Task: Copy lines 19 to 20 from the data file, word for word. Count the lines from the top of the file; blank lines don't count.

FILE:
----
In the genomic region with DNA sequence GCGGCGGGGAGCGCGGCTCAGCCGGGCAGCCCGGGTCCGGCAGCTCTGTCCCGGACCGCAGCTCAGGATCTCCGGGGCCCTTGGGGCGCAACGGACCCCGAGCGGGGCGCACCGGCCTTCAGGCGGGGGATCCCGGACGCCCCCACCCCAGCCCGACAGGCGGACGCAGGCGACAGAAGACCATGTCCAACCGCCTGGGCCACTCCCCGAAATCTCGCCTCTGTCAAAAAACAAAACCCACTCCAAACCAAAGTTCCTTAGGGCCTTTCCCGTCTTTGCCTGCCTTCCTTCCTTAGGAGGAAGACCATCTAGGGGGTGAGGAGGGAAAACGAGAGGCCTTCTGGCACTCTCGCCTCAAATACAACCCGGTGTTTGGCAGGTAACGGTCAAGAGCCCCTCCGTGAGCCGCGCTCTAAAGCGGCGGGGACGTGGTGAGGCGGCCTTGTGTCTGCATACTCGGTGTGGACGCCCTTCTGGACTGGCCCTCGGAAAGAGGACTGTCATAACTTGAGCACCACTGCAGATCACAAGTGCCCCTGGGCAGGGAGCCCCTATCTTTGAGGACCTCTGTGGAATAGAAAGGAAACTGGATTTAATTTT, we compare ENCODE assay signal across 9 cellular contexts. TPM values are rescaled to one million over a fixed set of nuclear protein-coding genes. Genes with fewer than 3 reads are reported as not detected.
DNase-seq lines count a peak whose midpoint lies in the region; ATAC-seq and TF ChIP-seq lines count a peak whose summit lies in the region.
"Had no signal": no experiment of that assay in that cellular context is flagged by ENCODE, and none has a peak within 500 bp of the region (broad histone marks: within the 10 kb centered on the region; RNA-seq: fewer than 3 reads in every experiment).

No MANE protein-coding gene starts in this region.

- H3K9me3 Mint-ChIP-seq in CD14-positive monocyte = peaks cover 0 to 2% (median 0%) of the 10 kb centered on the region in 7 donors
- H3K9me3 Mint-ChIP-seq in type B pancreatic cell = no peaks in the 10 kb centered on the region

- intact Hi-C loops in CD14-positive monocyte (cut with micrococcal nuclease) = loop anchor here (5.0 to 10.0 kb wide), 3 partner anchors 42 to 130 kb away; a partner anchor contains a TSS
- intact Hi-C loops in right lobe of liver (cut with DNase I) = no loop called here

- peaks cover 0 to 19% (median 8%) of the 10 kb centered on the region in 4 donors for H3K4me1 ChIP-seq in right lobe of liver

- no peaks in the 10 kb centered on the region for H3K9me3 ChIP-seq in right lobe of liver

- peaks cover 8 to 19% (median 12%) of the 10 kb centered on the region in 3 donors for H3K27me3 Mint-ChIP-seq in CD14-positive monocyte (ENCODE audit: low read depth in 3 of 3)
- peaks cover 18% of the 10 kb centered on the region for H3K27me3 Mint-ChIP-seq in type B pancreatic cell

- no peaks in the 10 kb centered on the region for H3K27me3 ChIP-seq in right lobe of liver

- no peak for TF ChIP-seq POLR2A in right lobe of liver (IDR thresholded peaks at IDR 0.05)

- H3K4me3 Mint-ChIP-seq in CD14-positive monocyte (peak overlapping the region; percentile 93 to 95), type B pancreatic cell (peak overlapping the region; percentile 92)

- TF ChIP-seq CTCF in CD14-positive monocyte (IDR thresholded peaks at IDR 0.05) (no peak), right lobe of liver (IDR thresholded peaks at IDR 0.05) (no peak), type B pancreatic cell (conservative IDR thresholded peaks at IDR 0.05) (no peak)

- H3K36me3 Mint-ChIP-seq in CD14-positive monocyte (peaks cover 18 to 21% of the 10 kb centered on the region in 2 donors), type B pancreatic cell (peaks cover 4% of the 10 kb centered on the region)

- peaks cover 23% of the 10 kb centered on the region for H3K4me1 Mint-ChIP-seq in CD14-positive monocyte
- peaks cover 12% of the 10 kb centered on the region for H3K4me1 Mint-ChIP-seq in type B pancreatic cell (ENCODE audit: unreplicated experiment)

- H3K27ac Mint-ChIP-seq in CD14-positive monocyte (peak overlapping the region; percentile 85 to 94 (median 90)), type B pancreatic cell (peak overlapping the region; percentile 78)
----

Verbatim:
- peaks cover 12% of the 10 kb centered on the region for H3K4me1 Mint-ChIP-seq in type B pancreatic cell (ENCODE audit: unreplicated experiment)

- H3K27ac Mint-ChIP-seq in CD14-positive monocyte (peak overlapping the region; percentile 85 to 94 (median 90)), type B pancreatic cell (peak overlapping the region; percentile 78)